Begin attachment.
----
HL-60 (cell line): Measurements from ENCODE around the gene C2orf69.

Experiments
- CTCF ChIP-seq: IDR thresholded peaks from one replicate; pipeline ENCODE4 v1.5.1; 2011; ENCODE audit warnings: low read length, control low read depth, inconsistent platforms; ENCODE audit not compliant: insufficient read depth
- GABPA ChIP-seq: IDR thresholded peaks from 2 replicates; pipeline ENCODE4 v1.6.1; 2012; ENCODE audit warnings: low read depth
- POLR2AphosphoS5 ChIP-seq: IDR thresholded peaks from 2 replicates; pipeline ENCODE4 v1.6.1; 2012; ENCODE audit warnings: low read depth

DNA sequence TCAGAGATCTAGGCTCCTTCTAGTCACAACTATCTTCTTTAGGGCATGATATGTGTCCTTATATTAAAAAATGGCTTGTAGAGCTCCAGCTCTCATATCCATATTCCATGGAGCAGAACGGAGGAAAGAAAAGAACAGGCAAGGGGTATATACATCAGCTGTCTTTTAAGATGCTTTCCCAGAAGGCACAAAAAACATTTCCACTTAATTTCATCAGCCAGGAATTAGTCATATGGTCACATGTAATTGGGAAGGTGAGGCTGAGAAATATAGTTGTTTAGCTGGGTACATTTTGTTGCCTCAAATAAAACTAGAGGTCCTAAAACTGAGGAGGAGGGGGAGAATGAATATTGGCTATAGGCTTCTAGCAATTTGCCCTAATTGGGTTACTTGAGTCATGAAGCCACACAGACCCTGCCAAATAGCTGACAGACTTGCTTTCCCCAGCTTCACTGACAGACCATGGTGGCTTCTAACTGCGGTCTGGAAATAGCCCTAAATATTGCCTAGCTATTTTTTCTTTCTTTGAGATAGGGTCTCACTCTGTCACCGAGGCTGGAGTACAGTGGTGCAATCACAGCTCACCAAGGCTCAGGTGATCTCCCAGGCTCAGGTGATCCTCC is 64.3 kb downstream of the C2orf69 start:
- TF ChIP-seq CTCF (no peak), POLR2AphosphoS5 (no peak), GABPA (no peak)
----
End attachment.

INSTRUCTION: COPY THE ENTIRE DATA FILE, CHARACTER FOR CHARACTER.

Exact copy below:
HL-60 (cell line): Measurements from ENCODE around the gene C2orf69.

Experiments
- CTCF ChIP-seq: IDR thresholded peaks from one replicate; pipeline ENCODE4 v1.5.1; 2011; ENCODE audit warnings: low read length, control low read depth, inconsistent platforms; ENCODE audit not compliant: insufficient read depth
- GABPA ChIP-seq: IDR thresholded peaks from 2 replicates; pipeline ENCODE4 v1.6.1; 2012; ENCODE audit warnings: low read depth
- POLR2AphosphoS5 ChIP-seq: IDR thresholded peaks from 2 replicates; pipeline ENCODE4 v1.6.1; 2012; ENCODE audit warnings: low read depth

DNA sequence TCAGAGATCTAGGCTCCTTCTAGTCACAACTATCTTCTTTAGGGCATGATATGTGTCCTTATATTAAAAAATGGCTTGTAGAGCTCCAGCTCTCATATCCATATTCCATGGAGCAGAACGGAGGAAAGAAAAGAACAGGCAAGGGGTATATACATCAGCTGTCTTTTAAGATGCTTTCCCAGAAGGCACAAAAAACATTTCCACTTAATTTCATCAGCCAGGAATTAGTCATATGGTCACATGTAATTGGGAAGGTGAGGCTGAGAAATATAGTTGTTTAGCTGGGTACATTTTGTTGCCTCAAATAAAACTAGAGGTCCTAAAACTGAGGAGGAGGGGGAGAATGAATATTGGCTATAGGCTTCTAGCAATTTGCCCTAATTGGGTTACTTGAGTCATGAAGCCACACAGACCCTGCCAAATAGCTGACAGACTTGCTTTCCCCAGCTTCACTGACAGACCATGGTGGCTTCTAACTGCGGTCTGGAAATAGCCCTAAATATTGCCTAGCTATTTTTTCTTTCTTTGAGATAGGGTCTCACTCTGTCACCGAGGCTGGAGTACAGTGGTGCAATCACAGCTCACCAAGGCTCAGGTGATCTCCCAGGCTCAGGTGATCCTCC is 64.3 kb downstream of the C2orf69 start:
- TF ChIP-seq CTCF (no peak), POLR2AphosphoS5 (no peak), GABPA (no peak)